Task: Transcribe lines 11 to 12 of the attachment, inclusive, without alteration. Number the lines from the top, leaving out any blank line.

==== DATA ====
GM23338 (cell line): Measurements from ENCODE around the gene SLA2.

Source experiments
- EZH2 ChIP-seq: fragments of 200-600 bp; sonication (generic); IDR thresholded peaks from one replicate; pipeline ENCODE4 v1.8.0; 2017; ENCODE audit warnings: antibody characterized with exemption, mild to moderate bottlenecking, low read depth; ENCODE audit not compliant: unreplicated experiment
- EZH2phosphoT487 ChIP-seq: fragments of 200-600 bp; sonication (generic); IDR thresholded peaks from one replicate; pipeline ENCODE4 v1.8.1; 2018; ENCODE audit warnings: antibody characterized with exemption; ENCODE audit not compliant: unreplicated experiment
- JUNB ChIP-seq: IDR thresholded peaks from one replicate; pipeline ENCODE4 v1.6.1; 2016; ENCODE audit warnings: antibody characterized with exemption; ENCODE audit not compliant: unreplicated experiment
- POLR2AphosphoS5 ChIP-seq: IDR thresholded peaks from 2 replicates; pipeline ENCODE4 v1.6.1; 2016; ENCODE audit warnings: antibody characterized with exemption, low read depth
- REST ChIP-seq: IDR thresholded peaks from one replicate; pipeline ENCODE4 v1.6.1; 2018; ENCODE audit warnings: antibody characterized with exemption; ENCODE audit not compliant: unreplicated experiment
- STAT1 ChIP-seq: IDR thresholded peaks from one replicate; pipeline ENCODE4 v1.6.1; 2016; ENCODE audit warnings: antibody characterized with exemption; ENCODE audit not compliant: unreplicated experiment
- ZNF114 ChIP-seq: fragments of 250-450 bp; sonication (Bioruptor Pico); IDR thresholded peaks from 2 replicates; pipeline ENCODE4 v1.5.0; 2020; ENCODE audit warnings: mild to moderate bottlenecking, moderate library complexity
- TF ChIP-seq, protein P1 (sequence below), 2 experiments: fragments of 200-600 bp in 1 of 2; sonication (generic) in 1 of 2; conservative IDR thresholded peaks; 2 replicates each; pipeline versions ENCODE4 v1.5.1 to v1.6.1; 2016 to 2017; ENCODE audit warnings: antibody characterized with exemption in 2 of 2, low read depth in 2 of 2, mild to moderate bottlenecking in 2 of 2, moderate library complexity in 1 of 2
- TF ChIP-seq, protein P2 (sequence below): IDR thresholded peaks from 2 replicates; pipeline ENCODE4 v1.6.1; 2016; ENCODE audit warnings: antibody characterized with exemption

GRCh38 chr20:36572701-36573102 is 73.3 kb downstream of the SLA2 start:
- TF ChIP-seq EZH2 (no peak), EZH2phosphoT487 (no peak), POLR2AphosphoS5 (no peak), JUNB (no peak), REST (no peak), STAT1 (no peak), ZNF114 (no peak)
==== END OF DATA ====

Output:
- TF ChIP-seq, protein P2 (sequence below): IDR thresholded peaks from 2 replicates; pipeline ENCODE4 v1.6.1; 2016; ENCODE audit warnings: antibody characterized with exemption

GRCh38 chr20:36572701-36573102 is 73.3 kb downstream of the SLA2 start: